Item Roundup: P3 Glasses

Every now and again someone has the gumption to tell me that I’m lucky to have poor vision because it allows me to wear glasses. Although I hardly think a life of near-blindness is a good trade for another accessory to spend money on, I won’t deny that glasses can be very cool. It should come as no surprise that my taste in eyewear (although still developing) tends to skew traditional and simplistic, and for that reason I find myself drawn to the wonderful style of the P3 frame.

I’ve read before that the name “P3” is somehow synonymous with or refers  to the tortoiseshell coloration the frames often have, but I believe this is incorrect (after all, P3 frames can be found in many materials, including metal). After a bit of digging I was able to learn that the P3 frame, like so many other popular bits of men’s apparel, comes from the military. The frame has its origins in World War II, where they were given to short-sighted soldiers. Like every other military-issue piece that I can think of, they were named rather dryly – the “P” stands for “pantoscopic,” which refers to the tilt of the lens (in the UK you may hear this style of frame referred to as “pantos”). Moreover, the “3” referred to the height being 3mm less than the width, accounting for the lens’ oblong shape. In the decades after the war the frames became a common sight in Hollywood, Ivy League schools, and boardrooms,  and have remained a classic style since. Here are some of my favorites, in no particular order:

GLCO Hampton ($285). This is my personal favorite at the moment. I had a chance to chat with Garrett Leight late last year and see his products in person, and was very impressed with his frames. In particular, the acetate he sources is some of the most beautiful I’ve seen. The price for his frames is not cheap, but it’s in that no-man’s land between the high-end Luxottica brands and the budget glasses companies. I think they’re a pretty good buy for what you get, and I hope to make this my next pair (that’s their Hampton in demi blonde in the photo up top).

Oliver Peoples O’Malley ($350). Although Oliver Peoples was only founded in 1986, their core models were inspired by the vintage collection of a man whom the company was eventually named after. With the help of Hollywood (American Psycho, anyone?), this model has become more of a classic than its age would imply. Although OP is now unfortunately owned by Luxottica, I won’t deny that their frames are attractive (albeit expensive). There’s also the slightly heavier Gregory Peck model and the “Sir” O’Malley (which is pretty much the same as the O’Malley but in different colors and more expensive). I have the Gregory Peck sunglasses and thoroughly enjoy them (although I definitely wouldn’t have bought them at full price).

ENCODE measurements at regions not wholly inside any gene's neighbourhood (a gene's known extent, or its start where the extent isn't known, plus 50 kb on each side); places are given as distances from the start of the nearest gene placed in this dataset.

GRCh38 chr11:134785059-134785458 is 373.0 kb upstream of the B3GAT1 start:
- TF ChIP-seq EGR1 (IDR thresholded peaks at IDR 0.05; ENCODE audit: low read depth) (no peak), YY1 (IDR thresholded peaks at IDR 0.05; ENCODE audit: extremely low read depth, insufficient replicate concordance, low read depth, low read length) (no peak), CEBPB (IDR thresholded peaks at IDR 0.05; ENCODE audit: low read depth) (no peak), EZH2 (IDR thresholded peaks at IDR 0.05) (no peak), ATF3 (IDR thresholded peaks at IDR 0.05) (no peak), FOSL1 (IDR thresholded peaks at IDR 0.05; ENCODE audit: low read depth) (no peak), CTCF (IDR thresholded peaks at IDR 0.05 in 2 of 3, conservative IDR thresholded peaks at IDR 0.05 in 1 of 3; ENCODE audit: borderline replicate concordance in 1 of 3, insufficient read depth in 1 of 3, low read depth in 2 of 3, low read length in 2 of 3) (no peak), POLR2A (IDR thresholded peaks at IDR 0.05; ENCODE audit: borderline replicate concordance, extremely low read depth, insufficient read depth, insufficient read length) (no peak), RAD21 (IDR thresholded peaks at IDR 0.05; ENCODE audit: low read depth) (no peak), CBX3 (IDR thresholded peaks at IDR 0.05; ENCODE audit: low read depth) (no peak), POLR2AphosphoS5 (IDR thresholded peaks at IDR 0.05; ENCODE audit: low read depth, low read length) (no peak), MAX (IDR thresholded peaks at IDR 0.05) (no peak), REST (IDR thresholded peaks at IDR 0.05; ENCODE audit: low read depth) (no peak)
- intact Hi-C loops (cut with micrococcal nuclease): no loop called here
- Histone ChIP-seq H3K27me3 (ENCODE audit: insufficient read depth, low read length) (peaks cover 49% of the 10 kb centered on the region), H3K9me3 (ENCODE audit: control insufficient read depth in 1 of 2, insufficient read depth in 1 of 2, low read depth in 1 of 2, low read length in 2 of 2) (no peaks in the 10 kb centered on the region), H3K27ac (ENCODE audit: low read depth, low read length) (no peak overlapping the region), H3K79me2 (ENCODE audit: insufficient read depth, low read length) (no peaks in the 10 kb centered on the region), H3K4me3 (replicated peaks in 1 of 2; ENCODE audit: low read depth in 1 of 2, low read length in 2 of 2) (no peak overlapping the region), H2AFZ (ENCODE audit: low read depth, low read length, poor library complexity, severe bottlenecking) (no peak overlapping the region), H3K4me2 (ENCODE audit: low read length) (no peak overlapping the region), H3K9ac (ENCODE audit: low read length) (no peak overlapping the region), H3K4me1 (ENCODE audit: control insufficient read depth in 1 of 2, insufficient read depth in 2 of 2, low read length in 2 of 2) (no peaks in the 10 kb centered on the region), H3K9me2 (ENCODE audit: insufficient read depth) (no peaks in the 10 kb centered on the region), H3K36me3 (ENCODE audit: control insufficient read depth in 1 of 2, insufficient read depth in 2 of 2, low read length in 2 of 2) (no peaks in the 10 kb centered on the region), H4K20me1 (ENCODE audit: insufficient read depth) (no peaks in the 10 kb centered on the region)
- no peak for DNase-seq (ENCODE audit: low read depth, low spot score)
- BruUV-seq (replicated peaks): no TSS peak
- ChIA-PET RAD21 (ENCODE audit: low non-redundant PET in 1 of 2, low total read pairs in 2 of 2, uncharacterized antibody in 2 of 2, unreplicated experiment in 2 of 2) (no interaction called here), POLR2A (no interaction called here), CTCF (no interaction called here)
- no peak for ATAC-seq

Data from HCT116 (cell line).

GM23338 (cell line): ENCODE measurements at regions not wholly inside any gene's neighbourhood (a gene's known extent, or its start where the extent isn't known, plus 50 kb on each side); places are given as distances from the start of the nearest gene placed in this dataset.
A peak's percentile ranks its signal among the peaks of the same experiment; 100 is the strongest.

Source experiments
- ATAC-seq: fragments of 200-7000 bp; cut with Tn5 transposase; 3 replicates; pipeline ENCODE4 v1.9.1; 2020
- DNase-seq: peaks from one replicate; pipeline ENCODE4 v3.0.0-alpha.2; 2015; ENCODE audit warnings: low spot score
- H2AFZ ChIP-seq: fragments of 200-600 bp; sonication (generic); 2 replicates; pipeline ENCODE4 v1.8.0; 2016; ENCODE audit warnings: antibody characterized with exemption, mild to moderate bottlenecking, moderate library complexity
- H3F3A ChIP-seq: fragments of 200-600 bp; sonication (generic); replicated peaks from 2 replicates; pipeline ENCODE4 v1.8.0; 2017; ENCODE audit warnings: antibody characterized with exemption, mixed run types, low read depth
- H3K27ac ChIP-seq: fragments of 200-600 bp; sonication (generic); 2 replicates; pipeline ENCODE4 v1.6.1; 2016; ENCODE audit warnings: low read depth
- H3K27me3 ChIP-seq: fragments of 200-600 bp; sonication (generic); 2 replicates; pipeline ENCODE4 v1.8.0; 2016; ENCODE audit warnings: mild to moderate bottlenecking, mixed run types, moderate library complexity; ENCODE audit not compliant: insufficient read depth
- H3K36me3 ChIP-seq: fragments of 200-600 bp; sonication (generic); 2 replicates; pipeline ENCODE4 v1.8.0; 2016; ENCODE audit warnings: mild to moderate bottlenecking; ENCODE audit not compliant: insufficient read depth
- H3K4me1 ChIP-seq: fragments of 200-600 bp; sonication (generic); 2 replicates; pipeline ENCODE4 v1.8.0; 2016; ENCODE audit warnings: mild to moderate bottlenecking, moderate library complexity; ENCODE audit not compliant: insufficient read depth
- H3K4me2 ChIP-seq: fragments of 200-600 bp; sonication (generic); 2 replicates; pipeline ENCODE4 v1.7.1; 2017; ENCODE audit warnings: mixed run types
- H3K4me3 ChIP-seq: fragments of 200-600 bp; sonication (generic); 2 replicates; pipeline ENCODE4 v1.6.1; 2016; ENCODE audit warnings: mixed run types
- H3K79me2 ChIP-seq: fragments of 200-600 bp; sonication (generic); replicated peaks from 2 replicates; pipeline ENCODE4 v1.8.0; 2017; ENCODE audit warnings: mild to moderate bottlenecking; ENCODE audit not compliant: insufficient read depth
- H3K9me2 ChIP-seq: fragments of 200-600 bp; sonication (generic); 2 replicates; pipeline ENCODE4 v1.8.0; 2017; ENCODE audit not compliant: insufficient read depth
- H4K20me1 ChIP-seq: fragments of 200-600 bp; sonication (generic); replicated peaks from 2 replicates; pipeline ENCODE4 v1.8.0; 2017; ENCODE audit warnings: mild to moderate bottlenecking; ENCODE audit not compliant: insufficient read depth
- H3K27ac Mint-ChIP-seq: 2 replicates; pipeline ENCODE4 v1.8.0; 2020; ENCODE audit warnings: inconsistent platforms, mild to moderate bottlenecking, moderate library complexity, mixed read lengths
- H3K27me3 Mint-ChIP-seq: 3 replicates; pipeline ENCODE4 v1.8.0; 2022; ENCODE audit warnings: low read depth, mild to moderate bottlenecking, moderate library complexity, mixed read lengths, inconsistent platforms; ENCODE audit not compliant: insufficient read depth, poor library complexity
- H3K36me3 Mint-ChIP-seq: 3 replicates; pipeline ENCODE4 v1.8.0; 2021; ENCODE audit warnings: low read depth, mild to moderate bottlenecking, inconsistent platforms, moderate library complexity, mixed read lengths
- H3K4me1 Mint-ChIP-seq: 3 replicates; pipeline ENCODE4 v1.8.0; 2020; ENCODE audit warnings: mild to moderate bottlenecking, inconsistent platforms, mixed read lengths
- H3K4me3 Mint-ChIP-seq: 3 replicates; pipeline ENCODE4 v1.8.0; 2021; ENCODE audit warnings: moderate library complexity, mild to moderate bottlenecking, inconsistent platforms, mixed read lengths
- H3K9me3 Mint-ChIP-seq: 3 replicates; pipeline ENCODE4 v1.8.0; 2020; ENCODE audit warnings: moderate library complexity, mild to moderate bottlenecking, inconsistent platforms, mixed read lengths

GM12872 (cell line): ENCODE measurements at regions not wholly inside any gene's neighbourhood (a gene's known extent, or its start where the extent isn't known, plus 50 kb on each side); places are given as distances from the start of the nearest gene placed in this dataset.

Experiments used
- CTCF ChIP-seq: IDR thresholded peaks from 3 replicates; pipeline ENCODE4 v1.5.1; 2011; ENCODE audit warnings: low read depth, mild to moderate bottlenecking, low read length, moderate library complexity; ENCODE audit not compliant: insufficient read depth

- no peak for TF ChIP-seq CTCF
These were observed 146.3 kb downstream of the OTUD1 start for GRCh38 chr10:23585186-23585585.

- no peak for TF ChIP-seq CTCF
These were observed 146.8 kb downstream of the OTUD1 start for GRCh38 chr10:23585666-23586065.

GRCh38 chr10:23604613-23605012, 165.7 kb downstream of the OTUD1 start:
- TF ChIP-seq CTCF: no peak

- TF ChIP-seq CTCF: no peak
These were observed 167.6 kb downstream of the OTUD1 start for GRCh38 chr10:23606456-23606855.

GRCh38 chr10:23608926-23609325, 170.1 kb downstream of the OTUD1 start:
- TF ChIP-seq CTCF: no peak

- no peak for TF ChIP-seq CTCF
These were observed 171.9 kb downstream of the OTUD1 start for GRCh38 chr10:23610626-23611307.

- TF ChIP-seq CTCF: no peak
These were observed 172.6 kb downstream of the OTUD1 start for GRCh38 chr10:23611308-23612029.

Warby Parker Watts ($95). Although I don’t think that Warby Parker frames are up to the level of the more luxe names on this list – WP’s lenses are not that great and the designs are not quite as good – I can’t deny the value they provide. I have owned two pairs, and for the $95 price tag they were totally worth it. The Downing and Begley models also have a similar shape, but with different measurements and colors. You can read my full review of WP frames here.

Moscot Miltzen ($250). Moscot is one of very few longstanding, independent brands that has resisted takeover from the Luxittoica monopoly. Their frames have a bit more of a chunky, downtown vibe to them – more Andy Warhol than Atticus Finch. Nonetheless, they remain a classic and have made generations of men look good.

The Ben Silver P3 Collection ($330 – $395). I’ll be the first to admit that I don’t know much about these models, but I do know that this is probably the best collection of P3 frames out there. I have no first hand experience with these but they look very handsome and come in lots of great colors.

Anglo American Model 406 ($200).Much like the Ben Silver collection, I’m not to familiar with the details of Anglo American. That said, their name seems to come up whenever the topic of vintage style eyewear is discussed. The price puts them somewhere in the middle of the pack, and the style and colors of the 406 are very much on point.

Those are my favorites. Do you wear P3 frames? Which model is your favorite?